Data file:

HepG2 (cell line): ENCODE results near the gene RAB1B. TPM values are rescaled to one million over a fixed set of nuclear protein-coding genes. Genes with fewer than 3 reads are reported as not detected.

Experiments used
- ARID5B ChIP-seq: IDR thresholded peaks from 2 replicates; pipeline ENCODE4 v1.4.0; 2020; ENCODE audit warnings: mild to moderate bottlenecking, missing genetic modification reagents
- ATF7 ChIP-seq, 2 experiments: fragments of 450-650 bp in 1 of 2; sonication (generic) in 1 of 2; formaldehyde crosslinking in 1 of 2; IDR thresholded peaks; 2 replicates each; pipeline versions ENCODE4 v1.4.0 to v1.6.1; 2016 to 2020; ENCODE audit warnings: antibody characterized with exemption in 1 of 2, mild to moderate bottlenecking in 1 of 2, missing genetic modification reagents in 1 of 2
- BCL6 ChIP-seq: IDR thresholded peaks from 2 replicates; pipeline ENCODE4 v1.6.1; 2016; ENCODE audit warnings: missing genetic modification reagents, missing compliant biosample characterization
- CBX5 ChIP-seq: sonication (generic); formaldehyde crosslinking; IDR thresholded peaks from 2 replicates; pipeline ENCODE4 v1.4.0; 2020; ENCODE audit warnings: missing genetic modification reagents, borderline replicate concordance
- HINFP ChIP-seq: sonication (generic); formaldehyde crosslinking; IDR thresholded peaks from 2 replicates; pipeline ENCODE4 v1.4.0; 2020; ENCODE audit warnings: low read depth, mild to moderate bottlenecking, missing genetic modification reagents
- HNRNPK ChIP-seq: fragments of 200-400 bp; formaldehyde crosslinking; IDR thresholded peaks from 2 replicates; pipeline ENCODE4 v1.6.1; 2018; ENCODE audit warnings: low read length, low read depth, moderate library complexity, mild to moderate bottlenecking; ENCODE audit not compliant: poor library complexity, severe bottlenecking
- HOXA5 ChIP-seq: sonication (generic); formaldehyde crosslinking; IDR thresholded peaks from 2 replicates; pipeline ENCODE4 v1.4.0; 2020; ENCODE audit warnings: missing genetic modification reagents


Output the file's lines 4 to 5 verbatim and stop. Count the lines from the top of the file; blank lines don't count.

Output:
- ATF7 ChIP-seq, 2 experiments: fragments of 450-650 bp in 1 of 2; sonication (generic) in 1 of 2; formaldehyde crosslinking in 1 of 2; IDR thresholded peaks; 2 replicates each; pipeline versions ENCODE4 v1.4.0 to v1.6.1; 2016 to 2020; ENCODE audit warnings: antibody characterized with exemption in 1 of 2, mild to moderate bottlenecking in 1 of 2, missing genetic modification reagents in 1 of 2
- BCL6 ChIP-seq: IDR thresholded peaks from 2 replicates; pipeline ENCODE4 v1.6.1; 2016; ENCODE audit warnings: missing genetic modification reagents, missing compliant biosample characterization